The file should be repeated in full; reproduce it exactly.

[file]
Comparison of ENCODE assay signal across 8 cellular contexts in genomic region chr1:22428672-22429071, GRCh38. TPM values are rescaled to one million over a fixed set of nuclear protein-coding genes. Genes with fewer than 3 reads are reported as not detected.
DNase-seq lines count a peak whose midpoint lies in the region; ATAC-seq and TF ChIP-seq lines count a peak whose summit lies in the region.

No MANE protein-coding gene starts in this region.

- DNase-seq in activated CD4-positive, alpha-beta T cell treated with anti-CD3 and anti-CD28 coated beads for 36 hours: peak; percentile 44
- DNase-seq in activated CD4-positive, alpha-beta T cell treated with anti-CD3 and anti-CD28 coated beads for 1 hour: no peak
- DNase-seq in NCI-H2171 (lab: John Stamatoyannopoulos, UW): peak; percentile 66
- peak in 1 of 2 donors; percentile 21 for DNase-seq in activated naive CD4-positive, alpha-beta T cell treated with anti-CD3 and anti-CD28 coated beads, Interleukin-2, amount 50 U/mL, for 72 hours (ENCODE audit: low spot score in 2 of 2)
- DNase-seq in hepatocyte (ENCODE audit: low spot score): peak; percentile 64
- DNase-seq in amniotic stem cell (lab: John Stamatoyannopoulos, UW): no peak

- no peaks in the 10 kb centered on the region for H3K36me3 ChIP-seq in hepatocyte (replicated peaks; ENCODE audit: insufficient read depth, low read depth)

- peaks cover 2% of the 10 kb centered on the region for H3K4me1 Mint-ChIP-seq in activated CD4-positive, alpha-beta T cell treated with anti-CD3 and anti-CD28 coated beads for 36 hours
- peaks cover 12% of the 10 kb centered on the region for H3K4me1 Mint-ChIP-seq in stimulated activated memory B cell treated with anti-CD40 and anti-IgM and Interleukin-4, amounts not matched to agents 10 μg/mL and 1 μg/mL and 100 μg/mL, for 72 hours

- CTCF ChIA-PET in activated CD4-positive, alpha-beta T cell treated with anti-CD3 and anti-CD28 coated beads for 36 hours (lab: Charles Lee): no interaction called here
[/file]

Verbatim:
Comparison of ENCODE assay signal across 8 cellular contexts in genomic region chr1:22428672-22429071, GRCh38. TPM values are rescaled to one million over a fixed set of nuclear protein-coding genes. Genes with fewer than 3 reads are reported as not detected.
DNase-seq lines count a peak whose midpoint lies in the region; ATAC-seq and TF ChIP-seq lines count a peak whose summit lies in the region.

No MANE protein-coding gene starts in this region.

- DNase-seq in activated CD4-positive, alpha-beta T cell treated with anti-CD3 and anti-CD28 coated beads for 36 hours: peak; percentile 44
- DNase-seq in activated CD4-positive, alpha-beta T cell treated with anti-CD3 and anti-CD28 coated beads for 1 hour: no peak
- DNase-seq in NCI-H2171 (lab: John Stamatoyannopoulos, UW): peak; percentile 66
- peak in 1 of 2 donors; percentile 21 for DNase-seq in activated naive CD4-positive, alpha-beta T cell treated with anti-CD3 and anti-CD28 coated beads, Interleukin-2, amount 50 U/mL, for 72 hours (ENCODE audit: low spot score in 2 of 2)
- DNase-seq in hepatocyte (ENCODE audit: low spot score): peak; percentile 64
- DNase-seq in amniotic stem cell (lab: John Stamatoyannopoulos, UW): no peak

- no peaks in the 10 kb centered on the region for H3K36me3 ChIP-seq in hepatocyte (replicated peaks; ENCODE audit: insufficient read depth, low read depth)

- peaks cover 2% of the 10 kb centered on the region for H3K4me1 Mint-ChIP-seq in activated CD4-positive, alpha-beta T cell treated with anti-CD3 and anti-CD28 coated beads for 36 hours
- peaks cover 12% of the 10 kb centered on the region for H3K4me1 Mint-ChIP-seq in stimulated activated memory B cell treated with anti-CD40 and anti-IgM and Interleukin-4, amounts not matched to agents 10 μg/mL and 1 μg/mL and 100 μg/mL, for 72 hours

- CTCF ChIA-PET in activated CD4-positive, alpha-beta T cell treated with anti-CD3 and anti-CD28 coated beads for 36 hours (lab: Charles Lee): no interaction called here